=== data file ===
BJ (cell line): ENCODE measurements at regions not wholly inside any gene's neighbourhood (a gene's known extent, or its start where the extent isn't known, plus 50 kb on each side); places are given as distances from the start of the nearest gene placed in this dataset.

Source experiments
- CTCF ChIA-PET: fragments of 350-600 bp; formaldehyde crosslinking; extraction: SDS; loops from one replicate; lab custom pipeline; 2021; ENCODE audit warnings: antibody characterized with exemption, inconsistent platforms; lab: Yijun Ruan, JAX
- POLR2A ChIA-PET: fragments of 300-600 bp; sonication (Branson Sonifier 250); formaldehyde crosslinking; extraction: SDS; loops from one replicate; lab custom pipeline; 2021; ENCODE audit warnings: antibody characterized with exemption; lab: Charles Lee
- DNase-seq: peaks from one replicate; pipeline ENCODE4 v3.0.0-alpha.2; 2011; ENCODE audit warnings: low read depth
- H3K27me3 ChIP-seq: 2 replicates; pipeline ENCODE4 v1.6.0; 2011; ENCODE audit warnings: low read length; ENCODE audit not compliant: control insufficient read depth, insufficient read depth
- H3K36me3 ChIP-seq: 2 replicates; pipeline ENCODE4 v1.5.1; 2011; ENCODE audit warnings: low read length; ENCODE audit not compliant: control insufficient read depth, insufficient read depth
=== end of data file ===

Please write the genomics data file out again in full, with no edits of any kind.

BJ (cell line): ENCODE measurements at regions not wholly inside any gene's neighbourhood (a gene's known extent, or its start where the extent isn't known, plus 50 kb on each side); places are given as distances from the start of the nearest gene placed in this dataset.

Source experiments
- CTCF ChIA-PET: fragments of 350-600 bp; formaldehyde crosslinking; extraction: SDS; loops from one replicate; lab custom pipeline; 2021; ENCODE audit warnings: antibody characterized with exemption, inconsistent platforms; lab: Yijun Ruan, JAX
- POLR2A ChIA-PET: fragments of 300-600 bp; sonication (Branson Sonifier 250); formaldehyde crosslinking; extraction: SDS; loops from one replicate; lab custom pipeline; 2021; ENCODE audit warnings: antibody characterized with exemption; lab: Charles Lee
- DNase-seq: peaks from one replicate; pipeline ENCODE4 v3.0.0-alpha.2; 2011; ENCODE audit warnings: low read depth
- H3K27me3 ChIP-seq: 2 replicates; pipeline ENCODE4 v1.6.0; 2011; ENCODE audit warnings: low read length; ENCODE audit not compliant: control insufficient read depth, insufficient read depth
- H3K36me3 ChIP-seq: 2 replicates; pipeline ENCODE4 v1.5.1; 2011; ENCODE audit warnings: low read length; ENCODE audit not compliant: control insufficient read depth, insufficient read depth